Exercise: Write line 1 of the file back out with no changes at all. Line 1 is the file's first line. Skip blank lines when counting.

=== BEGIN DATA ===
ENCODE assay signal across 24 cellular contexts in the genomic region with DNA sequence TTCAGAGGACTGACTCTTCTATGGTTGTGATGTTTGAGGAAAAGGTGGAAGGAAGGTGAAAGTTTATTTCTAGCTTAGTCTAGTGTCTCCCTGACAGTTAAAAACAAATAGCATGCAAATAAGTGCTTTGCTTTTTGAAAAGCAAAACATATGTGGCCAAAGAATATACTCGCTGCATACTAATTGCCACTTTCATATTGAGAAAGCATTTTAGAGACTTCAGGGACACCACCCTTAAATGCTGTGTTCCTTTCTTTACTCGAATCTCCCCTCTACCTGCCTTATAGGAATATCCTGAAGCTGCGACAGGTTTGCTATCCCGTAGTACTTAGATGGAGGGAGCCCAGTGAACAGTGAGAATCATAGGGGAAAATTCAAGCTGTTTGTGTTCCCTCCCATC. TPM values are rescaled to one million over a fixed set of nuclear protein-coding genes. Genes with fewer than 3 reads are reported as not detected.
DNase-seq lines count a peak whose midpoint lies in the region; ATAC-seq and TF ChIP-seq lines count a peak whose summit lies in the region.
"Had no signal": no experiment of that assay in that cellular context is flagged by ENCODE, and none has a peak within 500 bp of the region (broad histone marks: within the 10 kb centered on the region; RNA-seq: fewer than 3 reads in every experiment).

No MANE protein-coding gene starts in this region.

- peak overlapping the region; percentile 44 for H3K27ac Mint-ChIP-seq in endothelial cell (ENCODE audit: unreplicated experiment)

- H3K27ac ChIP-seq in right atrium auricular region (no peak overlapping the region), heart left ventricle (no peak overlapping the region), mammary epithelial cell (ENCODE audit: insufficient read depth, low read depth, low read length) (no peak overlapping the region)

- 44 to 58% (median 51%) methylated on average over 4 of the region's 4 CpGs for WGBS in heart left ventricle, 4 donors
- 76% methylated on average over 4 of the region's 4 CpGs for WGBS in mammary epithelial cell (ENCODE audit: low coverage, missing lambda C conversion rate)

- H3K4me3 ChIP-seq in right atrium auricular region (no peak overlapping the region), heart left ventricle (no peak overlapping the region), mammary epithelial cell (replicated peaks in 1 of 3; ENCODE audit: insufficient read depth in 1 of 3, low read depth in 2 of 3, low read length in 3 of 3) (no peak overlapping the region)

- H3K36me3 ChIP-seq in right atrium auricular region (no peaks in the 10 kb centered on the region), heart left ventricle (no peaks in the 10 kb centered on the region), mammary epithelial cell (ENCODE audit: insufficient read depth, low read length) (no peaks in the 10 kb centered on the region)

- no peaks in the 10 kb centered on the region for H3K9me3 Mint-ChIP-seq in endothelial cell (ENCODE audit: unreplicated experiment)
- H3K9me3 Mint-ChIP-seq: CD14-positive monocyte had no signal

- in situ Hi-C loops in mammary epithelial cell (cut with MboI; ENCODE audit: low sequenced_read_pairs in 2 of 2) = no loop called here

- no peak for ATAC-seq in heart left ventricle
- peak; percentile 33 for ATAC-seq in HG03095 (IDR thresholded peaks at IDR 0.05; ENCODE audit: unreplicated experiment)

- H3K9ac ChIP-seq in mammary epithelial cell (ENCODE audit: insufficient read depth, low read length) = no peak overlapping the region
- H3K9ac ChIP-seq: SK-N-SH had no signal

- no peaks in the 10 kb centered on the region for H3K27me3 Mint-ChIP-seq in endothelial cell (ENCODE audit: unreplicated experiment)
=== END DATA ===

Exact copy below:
ENCODE assay signal across 24 cellular contexts in the genomic region with DNA sequence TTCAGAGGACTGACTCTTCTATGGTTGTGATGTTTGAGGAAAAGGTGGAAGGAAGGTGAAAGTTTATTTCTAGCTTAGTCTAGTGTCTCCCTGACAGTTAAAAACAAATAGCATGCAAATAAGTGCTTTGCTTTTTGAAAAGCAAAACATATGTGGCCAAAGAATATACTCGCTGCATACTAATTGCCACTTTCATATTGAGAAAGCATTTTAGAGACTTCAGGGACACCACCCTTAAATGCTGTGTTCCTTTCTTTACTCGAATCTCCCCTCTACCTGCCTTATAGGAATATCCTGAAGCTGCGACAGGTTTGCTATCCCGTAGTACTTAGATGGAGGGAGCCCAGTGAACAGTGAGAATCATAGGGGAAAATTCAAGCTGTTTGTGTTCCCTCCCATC. TPM values are rescaled to one million over a fixed set of nuclear protein-coding genes. Genes with fewer than 3 reads are reported as not detected.